This model of self-regulation, sanctioned by the authority, is for now the most accepted and viable at international level, since it effectively links the networks or platforms with social claims, makes the operation of these companies more efficient, and guarantees respect for the human rights of users by making available to them complaint mechanisms in the event of possible violations of their rights.

Another element that the draft bill does not address is the impact of social networks on national and citizen security. In this regard, according to Internet Statistics 2020, every 24 hours more than 400 million messages are sent through Twitter, more than 3,500 million posts are created on Facebook with more than 500,000 Gb of information linked to these posts, around 30 million photographs are uploaded to the network, and just over three hundred thousand million e-mails are sent daily[3]. So much information is shared on the networks that it is difficult to control whether its content is illegal or constitutes a risk to society, such as espionage, so the proposed initiative should contemplate efficient criteria in terms of national and citizen security.

Finally, the proposal should consider incorporating regulations on corporate governance, such as the remarkable efforts undertaken by Facebook with the creation of the Content Advisory Board[4], a body made up of 20 professionals specialized in human rights and freedom of speech, responsible for settling disputes arising from content reported in the regions where the social network operates; as well as the Twitter initiative called “Birdwatch[5]“, which involves users in reporting content that is presumed false or generates disinformation, thus being a democratic and collaborative tool.

Other countries regulations.

In the European Union, in terms of personal data protection a good reference is the Digital Services Act as well as the General Data Protection Regulation (or General Data Protection, known by its acronym as GDPR in English or RGDP in Spanish), the latter going into effect on May 24, 2016, with compliance being mandatory as of May 25, 2018.[6].

Both regulations indicate that all companies must request the unequivocal consent of the users of the platforms to use their data, regardless of their country of origin or activity and must comply with it if they collect, store, process, use or manage any type of data of European Union citizens, meaning that any digital platform is obliged to comply with it.

The jurisprudence of the European Court of Human Rights has also addressed the issue. In the case of Cengiz and others vs. Turkey of December 01, 2015, the Court referred to the “collateral” effects of certain general blocking measures on the internet; specifically, the deprivation of the right to receive information as a result of the impossibility imposed by a court decision to access YouTube, which, in the case, was defined as “a video hosting website where users can post, view and share videos, and which undoubtedly constitutes an important means of exercising the freedom to receive and disseminate information and ideas”, making it clear that social networks are vehicles or mechanisms of freedom of speech.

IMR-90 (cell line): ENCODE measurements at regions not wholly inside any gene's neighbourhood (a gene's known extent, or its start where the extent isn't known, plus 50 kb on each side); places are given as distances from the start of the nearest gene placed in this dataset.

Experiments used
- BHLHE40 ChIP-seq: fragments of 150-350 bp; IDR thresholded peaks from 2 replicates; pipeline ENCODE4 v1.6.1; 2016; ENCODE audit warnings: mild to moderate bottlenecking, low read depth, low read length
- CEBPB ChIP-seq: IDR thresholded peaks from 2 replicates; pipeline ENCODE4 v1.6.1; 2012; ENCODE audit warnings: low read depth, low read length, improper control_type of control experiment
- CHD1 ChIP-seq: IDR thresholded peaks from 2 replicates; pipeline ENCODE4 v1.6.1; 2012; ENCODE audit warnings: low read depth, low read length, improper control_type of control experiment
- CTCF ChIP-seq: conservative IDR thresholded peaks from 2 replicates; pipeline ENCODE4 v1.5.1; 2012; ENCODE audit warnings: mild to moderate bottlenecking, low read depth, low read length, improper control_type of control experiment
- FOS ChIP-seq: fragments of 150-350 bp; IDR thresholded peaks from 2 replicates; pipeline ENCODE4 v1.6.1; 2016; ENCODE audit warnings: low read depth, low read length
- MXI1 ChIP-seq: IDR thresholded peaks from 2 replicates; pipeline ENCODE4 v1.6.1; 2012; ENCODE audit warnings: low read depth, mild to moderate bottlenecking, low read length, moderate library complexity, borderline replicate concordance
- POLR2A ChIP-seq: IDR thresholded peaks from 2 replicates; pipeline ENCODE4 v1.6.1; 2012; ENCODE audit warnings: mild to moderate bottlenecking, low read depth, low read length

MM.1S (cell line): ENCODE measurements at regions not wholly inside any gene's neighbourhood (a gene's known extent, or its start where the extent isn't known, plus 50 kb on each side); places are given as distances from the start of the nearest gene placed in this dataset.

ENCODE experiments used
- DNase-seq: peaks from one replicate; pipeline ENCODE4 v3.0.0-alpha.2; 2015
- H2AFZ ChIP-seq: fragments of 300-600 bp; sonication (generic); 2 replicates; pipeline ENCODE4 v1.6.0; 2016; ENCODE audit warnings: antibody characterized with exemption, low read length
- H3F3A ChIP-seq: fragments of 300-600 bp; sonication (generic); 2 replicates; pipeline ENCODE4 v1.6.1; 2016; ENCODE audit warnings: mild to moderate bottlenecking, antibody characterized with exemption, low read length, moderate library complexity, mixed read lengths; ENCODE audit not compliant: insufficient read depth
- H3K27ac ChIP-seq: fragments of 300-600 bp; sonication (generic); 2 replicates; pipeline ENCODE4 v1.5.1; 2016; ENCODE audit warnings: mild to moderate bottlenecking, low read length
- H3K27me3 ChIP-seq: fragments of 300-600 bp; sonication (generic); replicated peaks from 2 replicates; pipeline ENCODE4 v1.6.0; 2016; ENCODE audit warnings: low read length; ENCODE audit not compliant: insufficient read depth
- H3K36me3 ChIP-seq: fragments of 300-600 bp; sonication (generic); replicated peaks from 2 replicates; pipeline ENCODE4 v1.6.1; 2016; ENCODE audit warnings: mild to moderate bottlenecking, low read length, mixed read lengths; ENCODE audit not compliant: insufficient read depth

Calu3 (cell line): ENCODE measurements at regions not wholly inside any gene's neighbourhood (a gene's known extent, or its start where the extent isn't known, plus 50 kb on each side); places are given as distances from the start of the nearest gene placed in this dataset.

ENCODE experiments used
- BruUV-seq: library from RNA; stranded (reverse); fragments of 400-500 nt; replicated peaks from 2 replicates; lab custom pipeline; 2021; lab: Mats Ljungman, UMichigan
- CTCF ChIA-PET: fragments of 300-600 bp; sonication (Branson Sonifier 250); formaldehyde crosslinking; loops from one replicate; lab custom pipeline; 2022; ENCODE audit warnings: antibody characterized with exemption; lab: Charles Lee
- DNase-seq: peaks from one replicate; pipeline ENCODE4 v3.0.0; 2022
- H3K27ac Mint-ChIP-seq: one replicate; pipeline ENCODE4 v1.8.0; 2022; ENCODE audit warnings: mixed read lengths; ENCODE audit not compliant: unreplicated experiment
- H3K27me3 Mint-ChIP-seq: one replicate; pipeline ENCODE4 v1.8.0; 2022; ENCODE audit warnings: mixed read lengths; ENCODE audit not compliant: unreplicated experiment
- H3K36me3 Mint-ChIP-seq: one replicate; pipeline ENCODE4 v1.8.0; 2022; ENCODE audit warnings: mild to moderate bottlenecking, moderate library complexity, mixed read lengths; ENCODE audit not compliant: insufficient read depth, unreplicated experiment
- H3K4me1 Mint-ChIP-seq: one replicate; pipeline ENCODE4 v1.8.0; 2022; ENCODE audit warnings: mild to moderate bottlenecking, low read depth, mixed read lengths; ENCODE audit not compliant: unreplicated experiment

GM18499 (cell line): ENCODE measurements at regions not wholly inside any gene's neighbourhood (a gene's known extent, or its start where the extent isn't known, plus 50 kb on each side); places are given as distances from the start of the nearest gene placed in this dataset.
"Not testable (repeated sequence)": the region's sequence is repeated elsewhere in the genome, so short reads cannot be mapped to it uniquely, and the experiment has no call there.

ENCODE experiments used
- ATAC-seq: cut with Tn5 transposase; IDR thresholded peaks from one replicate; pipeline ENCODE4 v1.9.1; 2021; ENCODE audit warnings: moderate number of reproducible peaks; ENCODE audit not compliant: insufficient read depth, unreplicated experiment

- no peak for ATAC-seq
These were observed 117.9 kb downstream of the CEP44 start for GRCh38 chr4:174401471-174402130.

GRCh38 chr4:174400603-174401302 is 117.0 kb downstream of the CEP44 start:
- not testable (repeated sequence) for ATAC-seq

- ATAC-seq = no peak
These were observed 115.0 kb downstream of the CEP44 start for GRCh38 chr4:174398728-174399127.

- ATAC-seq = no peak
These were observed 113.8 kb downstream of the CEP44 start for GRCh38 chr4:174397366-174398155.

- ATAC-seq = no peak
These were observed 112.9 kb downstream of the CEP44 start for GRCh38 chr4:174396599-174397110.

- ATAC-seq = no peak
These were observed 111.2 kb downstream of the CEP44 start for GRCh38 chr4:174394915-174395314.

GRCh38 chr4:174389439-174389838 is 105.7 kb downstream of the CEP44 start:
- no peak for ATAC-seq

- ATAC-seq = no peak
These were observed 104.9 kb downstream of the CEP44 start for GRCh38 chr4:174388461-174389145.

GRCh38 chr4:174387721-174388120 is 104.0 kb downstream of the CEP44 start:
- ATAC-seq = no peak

In the United States, there is the FOSTA (Fight Online Sex Trafficking Act) and the SESTA (Stop Enabling Sex Traffickers Act)[7]. These two laws of April 2018 aim to prevent human trafficking through social networks and websites. It should be noted that this law has not been free from controversy, as it does not differentiate human trafficking from sex work, restricting the freedom of sex workers to offer their services online. However, it is useful for the present given that it addresses the issue of government intervention to the specific, casuistic content that circulates through social networks and websites.

Likewise, SCOTUS set another precedent in Packingham v. North Carolina in June 19, 2017, when it addressed for the first time the constitutionality of legal limitations on access to networks such as Facebook and Twitter. In the ruling, it was stated that a fundamental principle of the First Amendment is that all people are guaranteed access to sites where they can “speak and listen, and then, upon reflection, speak and listen again.” second, it was argued that, by prohibiting sex offenders from using those websites, North Carolina “prevented them from accessing what for many people are the primary sources of news knowledge, of reading job postings, of sites where people talk and listen in the modern public square and those that allow exploration of the vast fields of human thought and knowledge,” finding that it was the U.S. government that should bear the responsibility for the use of the networks, for their surveillance, but not arbitrarily and definitively prohibit that use.

In Germany[8], The Network Enforcement Law (better known as NetzDG) in one of the first precedents of social network content regulation. The law indicates the imposition of fines for failing to remove content considered as inciting of hate speech, fake news and defamatory messages or any other form of incitement to violence, with the social network itself being responsible for closely monitoring the uploaded content and removing it within 24 hours of being published, in order to avoid fines.[9].

The Spanish Constitutional Court in STC 27/2020[10], of February 24, 2020, recalled that “the increase in popularity of social networks has run parallel to the increase in the levels of content exchange through the network”. Thus, users have gone from a stage in which they were considered mere consumers of content created by third parties, to one in which the contents are produced by themselves, becoming collaborative subjects, citizens who interact and put in common, in networks of trust, what they have, what they know or what they do; and who share, with a more or less numerous group of recipients, all kinds of images, information, data and opinions, whether their own or others, thus valuing the margins of freedom of social networks.